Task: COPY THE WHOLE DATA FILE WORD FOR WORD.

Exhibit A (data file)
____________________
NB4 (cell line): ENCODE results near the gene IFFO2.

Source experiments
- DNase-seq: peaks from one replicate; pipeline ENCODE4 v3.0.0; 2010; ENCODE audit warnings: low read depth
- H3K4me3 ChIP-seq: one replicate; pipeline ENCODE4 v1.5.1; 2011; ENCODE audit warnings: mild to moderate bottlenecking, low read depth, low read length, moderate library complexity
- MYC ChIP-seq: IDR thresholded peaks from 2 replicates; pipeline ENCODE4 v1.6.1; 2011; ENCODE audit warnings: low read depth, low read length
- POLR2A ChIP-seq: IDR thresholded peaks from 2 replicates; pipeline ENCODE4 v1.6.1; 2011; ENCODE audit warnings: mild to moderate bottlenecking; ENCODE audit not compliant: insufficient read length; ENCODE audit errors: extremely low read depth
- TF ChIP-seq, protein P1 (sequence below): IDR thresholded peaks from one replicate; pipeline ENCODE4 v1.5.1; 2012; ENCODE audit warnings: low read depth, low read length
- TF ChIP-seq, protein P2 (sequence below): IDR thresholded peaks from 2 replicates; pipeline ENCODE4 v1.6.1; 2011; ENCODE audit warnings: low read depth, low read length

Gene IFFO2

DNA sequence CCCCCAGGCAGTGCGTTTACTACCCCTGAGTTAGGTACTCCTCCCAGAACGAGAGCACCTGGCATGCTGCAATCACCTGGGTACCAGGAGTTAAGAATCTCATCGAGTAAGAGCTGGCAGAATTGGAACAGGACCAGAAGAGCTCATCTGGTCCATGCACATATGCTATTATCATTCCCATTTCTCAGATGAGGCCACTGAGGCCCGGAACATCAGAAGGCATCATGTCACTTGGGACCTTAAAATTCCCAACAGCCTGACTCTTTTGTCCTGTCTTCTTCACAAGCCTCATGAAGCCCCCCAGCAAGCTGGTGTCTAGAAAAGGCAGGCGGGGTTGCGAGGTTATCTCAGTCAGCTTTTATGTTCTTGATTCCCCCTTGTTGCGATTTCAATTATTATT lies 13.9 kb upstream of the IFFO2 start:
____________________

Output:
NB4 (cell line): ENCODE results near the gene IFFO2.

Source experiments
- DNase-seq: peaks from one replicate; pipeline ENCODE4 v3.0.0; 2010; ENCODE audit warnings: low read depth
- H3K4me3 ChIP-seq: one replicate; pipeline ENCODE4 v1.5.1; 2011; ENCODE audit warnings: mild to moderate bottlenecking, low read depth, low read length, moderate library complexity
- MYC ChIP-seq: IDR thresholded peaks from 2 replicates; pipeline ENCODE4 v1.6.1; 2011; ENCODE audit warnings: low read depth, low read length
- POLR2A ChIP-seq: IDR thresholded peaks from 2 replicates; pipeline ENCODE4 v1.6.1; 2011; ENCODE audit warnings: mild to moderate bottlenecking; ENCODE audit not compliant: insufficient read length; ENCODE audit errors: extremely low read depth
- TF ChIP-seq, protein P1 (sequence below): IDR thresholded peaks from one replicate; pipeline ENCODE4 v1.5.1; 2012; ENCODE audit warnings: low read depth, low read length
- TF ChIP-seq, protein P2 (sequence below): IDR thresholded peaks from 2 replicates; pipeline ENCODE4 v1.6.1; 2011; ENCODE audit warnings: low read depth, low read length

Gene IFFO2

DNA sequence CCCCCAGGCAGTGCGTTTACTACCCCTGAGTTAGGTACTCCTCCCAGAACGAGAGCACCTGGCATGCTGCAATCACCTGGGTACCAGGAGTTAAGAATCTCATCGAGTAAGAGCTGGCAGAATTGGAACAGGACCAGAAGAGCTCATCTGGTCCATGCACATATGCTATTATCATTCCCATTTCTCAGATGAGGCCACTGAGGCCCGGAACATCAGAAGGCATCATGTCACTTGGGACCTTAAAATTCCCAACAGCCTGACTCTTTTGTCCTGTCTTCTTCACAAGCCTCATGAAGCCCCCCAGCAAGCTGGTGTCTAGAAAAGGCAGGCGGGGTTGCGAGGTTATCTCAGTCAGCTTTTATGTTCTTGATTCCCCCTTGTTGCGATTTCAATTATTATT lies 13.9 kb upstream of the IFFO2 start: